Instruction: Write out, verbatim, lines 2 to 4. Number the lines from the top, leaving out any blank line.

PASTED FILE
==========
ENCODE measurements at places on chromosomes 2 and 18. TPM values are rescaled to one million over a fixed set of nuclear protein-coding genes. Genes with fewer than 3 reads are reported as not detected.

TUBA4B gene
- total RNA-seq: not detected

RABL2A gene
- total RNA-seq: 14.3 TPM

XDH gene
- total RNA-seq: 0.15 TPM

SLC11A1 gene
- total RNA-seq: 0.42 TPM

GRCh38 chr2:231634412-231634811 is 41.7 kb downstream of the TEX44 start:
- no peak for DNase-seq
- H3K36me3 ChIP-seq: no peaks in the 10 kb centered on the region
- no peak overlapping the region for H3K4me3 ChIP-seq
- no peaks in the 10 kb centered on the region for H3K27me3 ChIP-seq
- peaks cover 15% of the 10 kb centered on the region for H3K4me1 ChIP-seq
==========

TUBA4B gene
- total RNA-seq: not detected

RABL2A gene